• How long a side effect lasts
  • The date and time a side effect occurs
  • What impact the side effect has on your daily activities. For example—does pain keep you from sleeping?
  • How strong the side effect is. For example—if you experience pain, how strong is it on a scale from 0 to 10, where 0 equals no pain and 10 is the worst pain possible? Read CancerCare’s fact sheet titled, “Pain and Symptom Management: Talk to Your Health Care Team” for more information on talking to your doctor about pain.

Why should I avoid ibuprofen for pain? Ibuprofen (Motrin, Advil, Nuprin, others) is a non-steroidal anti-inflammatory drug (NSAID) that works by reducing hormones that can cause inflammation and pain. NSAIDs should be avoided by people with multiple myeloma, as they can be harmful to the kidneys. It’s important to talk to a member of your health care team about pain relief options before taking any over-the-counter medication, to determine if they are safe and will not interfere with your treatments.

Should I seek a second opinion? Usually with a new diagnosis there is a period of time, depending on the cancer type and stage, before treatment begins. During this time, getting a second opinion may help give you a peace of mind or an alternative treatment possibility. Talk to your health care team and read CancerCare’s “When to Get a Second Opinion” fact sheet for more information.

Is there a clinical trial I can participate in? If so, will it be covered by my insurance? Clinical trials are the standard by which we measure the worth of new treatments and the quality of life of patients as they receive those treatments. For this reason, doctors and researchers urge people with cancer to take part in clinical trials. Read CancerCare’s “Clinical Trials: What You Need to Know” fact sheet to learn more information on clinical trials.

CancerCare’s A Helping Hand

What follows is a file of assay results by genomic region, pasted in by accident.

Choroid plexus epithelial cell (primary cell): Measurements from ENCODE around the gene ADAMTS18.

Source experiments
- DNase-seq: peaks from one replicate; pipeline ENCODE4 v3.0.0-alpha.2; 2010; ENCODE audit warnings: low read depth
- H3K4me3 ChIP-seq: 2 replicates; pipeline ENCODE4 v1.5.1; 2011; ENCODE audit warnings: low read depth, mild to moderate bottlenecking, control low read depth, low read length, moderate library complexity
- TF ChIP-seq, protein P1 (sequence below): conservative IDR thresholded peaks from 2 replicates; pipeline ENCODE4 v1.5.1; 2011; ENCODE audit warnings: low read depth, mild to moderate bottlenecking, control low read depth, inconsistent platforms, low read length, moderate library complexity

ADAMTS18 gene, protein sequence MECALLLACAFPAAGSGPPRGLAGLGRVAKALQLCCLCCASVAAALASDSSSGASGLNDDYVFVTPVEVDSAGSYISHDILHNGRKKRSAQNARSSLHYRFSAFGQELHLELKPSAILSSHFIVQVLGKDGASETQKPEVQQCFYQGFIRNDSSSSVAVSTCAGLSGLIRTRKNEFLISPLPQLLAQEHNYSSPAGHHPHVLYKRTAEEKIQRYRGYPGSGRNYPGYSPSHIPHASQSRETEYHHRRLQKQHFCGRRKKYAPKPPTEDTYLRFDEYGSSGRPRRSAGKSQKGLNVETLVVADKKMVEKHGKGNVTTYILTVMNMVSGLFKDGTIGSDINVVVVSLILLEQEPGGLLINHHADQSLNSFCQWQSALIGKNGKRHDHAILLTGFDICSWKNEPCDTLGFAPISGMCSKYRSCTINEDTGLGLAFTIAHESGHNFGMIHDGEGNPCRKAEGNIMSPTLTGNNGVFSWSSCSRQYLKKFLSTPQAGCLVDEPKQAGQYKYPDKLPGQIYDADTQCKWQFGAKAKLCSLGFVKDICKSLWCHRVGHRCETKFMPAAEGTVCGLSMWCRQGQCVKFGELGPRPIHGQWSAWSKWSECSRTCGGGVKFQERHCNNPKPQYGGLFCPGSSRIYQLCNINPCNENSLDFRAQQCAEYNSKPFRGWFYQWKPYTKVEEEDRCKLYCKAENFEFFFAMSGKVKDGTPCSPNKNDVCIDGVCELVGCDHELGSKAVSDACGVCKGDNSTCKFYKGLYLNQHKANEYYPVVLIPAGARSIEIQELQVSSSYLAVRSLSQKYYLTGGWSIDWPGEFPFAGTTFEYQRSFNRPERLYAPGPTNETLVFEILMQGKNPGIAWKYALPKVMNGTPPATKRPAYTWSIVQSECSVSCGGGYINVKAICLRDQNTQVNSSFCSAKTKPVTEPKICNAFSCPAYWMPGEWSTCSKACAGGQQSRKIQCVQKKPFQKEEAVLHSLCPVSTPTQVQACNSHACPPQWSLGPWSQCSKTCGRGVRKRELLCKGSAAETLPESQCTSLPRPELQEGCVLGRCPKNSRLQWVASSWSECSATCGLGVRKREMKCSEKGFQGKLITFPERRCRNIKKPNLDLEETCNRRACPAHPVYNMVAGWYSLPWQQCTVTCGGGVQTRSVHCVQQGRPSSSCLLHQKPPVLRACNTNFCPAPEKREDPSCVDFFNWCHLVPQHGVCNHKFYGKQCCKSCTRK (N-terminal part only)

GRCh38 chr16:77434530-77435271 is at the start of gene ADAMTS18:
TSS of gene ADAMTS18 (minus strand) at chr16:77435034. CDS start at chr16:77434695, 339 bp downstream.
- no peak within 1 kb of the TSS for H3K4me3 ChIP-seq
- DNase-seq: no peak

CancerCare’s A Helping Hand (www.cancercare.org/helpinghand) is a searchable, online database of financial and practical assistance available for people with cancer. This comprehensive online tool features up-to-date contact information and descriptions for hundreds of national and regional organizations offering financial help to people with cancer. You can search by diagnosis, zip code and type of assistance.

Browse by Diagnosis

Browse by Topic

Thumbnail of the PDF version of After a Multiple Myeloma Diagnosis: Questions to Ask Your Doctor

Download a PDF(32.5 KB) of this publication.

Last updated July 27, 2018

The information presented in this publication is provided for your general information only. It is not intended as medical advice and should not be relied upon as a substitute for consultations with qualified health professionals who are aware of your specific situation. We encourage you to take information and questions back to your individual health care provider as a way of creating a dialogue and partnership about your cancer and your treatment.

Back to Top
Terms of Use and Privacy Policy

By using our website, you agree to our recently updated Privacy Policy . Here you will learn more about our use of cookies which help us make continuous improvements to our website. Learn more.